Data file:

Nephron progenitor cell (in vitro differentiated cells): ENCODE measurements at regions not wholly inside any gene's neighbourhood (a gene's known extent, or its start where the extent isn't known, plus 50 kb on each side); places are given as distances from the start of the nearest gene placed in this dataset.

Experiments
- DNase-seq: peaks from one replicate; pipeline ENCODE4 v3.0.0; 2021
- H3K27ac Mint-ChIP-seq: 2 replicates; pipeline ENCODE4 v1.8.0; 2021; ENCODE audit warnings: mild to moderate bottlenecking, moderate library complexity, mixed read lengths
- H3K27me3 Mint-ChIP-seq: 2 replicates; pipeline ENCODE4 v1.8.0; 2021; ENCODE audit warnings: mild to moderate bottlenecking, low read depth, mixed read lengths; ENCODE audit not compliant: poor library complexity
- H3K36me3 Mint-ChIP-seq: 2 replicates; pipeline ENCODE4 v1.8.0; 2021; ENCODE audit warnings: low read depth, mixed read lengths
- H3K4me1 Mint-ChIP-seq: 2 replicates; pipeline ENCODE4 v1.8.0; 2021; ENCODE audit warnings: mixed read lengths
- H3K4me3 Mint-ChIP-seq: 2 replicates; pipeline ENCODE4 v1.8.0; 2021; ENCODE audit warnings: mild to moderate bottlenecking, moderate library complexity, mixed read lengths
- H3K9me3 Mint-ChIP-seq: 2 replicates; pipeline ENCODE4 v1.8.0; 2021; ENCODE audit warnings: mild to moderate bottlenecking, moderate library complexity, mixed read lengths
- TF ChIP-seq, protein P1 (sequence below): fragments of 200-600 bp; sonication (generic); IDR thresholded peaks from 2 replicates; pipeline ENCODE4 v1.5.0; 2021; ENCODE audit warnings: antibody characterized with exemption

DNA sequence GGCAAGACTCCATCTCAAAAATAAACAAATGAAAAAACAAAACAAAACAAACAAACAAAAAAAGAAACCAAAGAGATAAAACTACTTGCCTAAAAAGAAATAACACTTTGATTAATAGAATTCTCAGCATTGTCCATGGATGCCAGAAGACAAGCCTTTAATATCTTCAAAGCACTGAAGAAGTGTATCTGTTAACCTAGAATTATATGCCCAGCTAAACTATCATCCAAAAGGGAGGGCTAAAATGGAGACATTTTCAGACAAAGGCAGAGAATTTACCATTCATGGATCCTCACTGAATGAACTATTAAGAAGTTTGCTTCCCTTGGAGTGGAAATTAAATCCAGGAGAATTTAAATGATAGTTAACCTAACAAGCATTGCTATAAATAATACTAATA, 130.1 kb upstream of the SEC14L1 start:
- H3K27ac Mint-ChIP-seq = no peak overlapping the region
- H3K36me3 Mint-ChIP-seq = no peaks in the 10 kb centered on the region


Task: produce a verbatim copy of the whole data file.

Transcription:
Nephron progenitor cell (in vitro differentiated cells): ENCODE measurements at regions not wholly inside any gene's neighbourhood (a gene's known extent, or its start where the extent isn't known, plus 50 kb on each side); places are given as distances from the start of the nearest gene placed in this dataset.

Experiments
- DNase-seq: peaks from one replicate; pipeline ENCODE4 v3.0.0; 2021
- H3K27ac Mint-ChIP-seq: 2 replicates; pipeline ENCODE4 v1.8.0; 2021; ENCODE audit warnings: mild to moderate bottlenecking, moderate library complexity, mixed read lengths
- H3K27me3 Mint-ChIP-seq: 2 replicates; pipeline ENCODE4 v1.8.0; 2021; ENCODE audit warnings: mild to moderate bottlenecking, low read depth, mixed read lengths; ENCODE audit not compliant: poor library complexity
- H3K36me3 Mint-ChIP-seq: 2 replicates; pipeline ENCODE4 v1.8.0; 2021; ENCODE audit warnings: low read depth, mixed read lengths
- H3K4me1 Mint-ChIP-seq: 2 replicates; pipeline ENCODE4 v1.8.0; 2021; ENCODE audit warnings: mixed read lengths
- H3K4me3 Mint-ChIP-seq: 2 replicates; pipeline ENCODE4 v1.8.0; 2021; ENCODE audit warnings: mild to moderate bottlenecking, moderate library complexity, mixed read lengths
- H3K9me3 Mint-ChIP-seq: 2 replicates; pipeline ENCODE4 v1.8.0; 2021; ENCODE audit warnings: mild to moderate bottlenecking, moderate library complexity, mixed read lengths
- TF ChIP-seq, protein P1 (sequence below): fragments of 200-600 bp; sonication (generic); IDR thresholded peaks from 2 replicates; pipeline ENCODE4 v1.5.0; 2021; ENCODE audit warnings: antibody characterized with exemption

DNA sequence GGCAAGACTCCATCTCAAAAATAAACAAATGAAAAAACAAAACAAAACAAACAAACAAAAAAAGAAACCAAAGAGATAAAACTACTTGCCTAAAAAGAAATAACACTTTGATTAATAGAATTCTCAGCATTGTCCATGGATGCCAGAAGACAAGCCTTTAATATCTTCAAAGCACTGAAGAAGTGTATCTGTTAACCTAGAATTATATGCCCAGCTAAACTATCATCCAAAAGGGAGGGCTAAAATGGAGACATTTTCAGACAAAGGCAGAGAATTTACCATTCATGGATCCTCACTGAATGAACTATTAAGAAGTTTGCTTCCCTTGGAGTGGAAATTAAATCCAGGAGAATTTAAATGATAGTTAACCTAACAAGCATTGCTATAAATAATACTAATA, 130.1 kb upstream of the SEC14L1 start:
- H3K27ac Mint-ChIP-seq = no peak overlapping the region
- H3K36me3 Mint-ChIP-seq = no peaks in the 10 kb centered on the region